Early data from a small clinical study led by National Cancer Institute researchers found that a cancer medicine may help patients with trouble breathing caused by severe cases of COVID‑19.
Though the immune system is designed to help fight off disease, sometimes it can work too hard and actually cause damage instead. In some patients with severe COVID‑19, the immune system's extreme response to the virus can impair the function of the lungs, causing serious problems with breathing. Treatment including extra oxygen and ventilators can help people with these severe cases breathe more easily and sometimes stay alive.
The medicine, acalabrutinib, is normally used to treat certain blood cancers. It works by blocking a protein that plays a key role in the body's immune system. The study tested whether blocking that protein would help patients with severe COVID-19 breathe better.
The researchers found that the drug reduced an immune system overreaction to COVID‑19 and significantly improved breathing in the majority of treated patients.
A 10- to 14-day course of acalabrutinib was given to 19 participants in the study, including 11 who were receiving extra oxygen eight who were on ventilators. Within a few days of taking the medicine, most of the people in the extra oxygen group had reduced inflammation and improved breathing. Eight of those 11 patients no longer needed extra oxygen and were discharged from the hospital.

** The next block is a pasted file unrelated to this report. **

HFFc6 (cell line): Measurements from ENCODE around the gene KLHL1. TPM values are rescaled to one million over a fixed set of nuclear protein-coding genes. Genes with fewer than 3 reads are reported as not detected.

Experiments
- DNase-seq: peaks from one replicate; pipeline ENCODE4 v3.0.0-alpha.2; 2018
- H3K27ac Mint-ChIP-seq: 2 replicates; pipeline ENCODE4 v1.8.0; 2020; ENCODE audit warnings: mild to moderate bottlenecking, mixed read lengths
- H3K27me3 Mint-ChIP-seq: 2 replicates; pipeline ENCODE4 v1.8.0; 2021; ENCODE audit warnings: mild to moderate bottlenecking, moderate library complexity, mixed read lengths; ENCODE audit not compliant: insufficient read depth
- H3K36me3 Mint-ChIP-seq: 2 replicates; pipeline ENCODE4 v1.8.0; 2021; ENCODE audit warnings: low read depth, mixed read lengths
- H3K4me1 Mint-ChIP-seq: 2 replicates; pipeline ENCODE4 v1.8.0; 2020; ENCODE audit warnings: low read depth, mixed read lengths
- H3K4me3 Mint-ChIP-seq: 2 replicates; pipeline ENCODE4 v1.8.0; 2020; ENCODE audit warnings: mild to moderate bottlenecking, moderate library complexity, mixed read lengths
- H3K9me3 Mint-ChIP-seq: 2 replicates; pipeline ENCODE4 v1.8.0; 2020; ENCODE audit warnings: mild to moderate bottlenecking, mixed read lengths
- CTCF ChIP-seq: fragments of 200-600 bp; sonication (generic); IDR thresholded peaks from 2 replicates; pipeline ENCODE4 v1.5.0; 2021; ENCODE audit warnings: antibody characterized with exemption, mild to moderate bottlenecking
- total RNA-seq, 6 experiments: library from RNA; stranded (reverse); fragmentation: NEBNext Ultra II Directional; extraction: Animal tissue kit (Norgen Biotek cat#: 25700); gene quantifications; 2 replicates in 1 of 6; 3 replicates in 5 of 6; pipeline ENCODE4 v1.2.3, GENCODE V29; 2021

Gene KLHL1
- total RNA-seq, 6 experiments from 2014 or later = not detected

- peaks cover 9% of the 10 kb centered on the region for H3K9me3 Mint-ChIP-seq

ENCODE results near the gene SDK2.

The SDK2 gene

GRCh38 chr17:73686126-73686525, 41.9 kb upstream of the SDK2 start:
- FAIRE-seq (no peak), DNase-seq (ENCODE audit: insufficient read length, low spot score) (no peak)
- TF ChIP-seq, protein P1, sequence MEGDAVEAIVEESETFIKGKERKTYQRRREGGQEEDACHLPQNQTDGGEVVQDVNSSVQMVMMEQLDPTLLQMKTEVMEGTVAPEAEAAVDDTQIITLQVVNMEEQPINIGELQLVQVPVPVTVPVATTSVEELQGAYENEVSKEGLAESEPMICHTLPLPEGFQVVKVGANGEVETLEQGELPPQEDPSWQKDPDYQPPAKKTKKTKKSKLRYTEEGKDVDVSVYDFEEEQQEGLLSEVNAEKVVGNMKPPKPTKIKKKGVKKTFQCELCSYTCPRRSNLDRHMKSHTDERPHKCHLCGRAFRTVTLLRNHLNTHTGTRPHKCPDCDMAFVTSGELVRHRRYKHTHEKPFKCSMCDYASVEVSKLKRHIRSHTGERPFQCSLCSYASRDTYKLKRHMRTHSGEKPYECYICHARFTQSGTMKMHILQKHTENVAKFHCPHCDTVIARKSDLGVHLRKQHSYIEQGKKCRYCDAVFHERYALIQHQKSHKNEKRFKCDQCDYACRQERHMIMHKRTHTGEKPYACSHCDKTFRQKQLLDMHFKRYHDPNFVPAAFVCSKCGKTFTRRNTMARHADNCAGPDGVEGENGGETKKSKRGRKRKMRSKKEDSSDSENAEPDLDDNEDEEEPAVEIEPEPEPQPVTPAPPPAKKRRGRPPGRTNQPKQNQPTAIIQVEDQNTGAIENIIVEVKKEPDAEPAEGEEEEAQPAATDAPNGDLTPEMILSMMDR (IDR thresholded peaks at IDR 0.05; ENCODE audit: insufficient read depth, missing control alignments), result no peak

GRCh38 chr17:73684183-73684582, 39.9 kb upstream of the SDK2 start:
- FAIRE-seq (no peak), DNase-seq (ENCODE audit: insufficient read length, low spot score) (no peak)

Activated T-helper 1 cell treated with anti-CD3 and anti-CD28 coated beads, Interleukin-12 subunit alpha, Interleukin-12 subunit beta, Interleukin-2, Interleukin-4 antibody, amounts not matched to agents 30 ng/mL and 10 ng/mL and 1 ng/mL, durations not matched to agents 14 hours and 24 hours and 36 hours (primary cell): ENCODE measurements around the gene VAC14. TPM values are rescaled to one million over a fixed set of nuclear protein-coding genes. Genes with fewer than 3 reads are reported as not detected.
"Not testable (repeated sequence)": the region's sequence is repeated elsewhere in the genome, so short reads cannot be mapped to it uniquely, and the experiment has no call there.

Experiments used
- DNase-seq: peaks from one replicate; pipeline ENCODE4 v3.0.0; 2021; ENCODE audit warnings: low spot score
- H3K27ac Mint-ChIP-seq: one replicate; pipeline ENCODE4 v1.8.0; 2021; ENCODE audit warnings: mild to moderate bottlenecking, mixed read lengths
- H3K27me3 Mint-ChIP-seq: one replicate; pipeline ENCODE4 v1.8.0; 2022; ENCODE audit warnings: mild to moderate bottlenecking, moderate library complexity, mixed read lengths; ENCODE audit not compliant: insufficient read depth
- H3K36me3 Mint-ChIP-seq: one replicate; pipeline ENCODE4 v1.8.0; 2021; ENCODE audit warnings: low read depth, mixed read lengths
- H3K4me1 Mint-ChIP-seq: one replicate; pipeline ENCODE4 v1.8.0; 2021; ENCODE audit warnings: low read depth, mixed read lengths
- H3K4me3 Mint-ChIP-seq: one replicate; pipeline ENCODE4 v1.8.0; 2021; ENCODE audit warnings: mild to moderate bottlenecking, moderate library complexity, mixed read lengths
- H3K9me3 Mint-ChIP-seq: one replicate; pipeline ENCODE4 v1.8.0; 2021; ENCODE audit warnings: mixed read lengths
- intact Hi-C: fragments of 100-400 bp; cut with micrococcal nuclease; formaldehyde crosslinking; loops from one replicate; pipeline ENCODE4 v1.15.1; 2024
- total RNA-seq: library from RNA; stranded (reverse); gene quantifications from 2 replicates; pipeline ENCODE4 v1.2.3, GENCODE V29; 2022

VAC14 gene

The benefits of the drug were less dramatic for the participants on ventilators. Four of the eight were able to be taken off the ventilator, and two were later discharged.
The findings should not be considered clinical advice, and acalabrutinib has not been formally approved as a treatment for COVID‑19. This strategy is now being tested in a randomized, controlled clinical trial to help understand the best and safest treatment options for patients with severe COVID‑19.